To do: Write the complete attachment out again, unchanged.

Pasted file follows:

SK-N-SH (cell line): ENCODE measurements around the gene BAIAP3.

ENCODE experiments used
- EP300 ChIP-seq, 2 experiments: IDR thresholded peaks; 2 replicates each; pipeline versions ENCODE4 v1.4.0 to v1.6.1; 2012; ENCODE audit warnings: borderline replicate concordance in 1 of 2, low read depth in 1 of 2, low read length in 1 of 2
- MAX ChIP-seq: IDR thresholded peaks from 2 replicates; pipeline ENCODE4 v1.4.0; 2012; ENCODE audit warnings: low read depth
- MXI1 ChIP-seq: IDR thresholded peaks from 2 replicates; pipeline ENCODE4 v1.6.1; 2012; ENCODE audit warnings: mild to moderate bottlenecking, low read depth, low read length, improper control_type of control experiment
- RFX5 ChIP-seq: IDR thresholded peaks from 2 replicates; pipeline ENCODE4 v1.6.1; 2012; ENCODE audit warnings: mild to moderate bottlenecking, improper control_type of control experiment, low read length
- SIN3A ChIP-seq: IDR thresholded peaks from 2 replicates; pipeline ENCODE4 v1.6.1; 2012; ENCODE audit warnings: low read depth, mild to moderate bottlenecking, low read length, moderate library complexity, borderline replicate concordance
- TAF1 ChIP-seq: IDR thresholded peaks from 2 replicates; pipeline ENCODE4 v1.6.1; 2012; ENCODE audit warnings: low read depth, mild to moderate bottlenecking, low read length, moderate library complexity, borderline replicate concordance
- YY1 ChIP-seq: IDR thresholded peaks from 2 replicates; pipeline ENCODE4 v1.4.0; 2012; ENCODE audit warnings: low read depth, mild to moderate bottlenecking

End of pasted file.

SK-N-SH (cell line): ENCODE measurements around the gene BAIAP3.

ENCODE experiments used
- EP300 ChIP-seq, 2 experiments: IDR thresholded peaks; 2 replicates each; pipeline versions ENCODE4 v1.4.0 to v1.6.1; 2012; ENCODE audit warnings: borderline replicate concordance in 1 of 2, low read depth in 1 of 2, low read length in 1 of 2
- MAX ChIP-seq: IDR thresholded peaks from 2 replicates; pipeline ENCODE4 v1.4.0; 2012; ENCODE audit warnings: low read depth
- MXI1 ChIP-seq: IDR thresholded peaks from 2 replicates; pipeline ENCODE4 v1.6.1; 2012; ENCODE audit warnings: mild to moderate bottlenecking, low read depth, low read length, improper control_type of control experiment
- RFX5 ChIP-seq: IDR thresholded peaks from 2 replicates; pipeline ENCODE4 v1.6.1; 2012; ENCODE audit warnings: mild to moderate bottlenecking, improper control_type of control experiment, low read length
- SIN3A ChIP-seq: IDR thresholded peaks from 2 replicates; pipeline ENCODE4 v1.6.1; 2012; ENCODE audit warnings: low read depth, mild to moderate bottlenecking, low read length, moderate library complexity, borderline replicate concordance
- TAF1 ChIP-seq: IDR thresholded peaks from 2 replicates; pipeline ENCODE4 v1.6.1; 2012; ENCODE audit warnings: low read depth, mild to moderate bottlenecking, low read length, moderate library complexity, borderline replicate concordance
- YY1 ChIP-seq: IDR thresholded peaks from 2 replicates; pipeline ENCODE4 v1.4.0; 2012; ENCODE audit warnings: low read depth, mild to moderate bottlenecking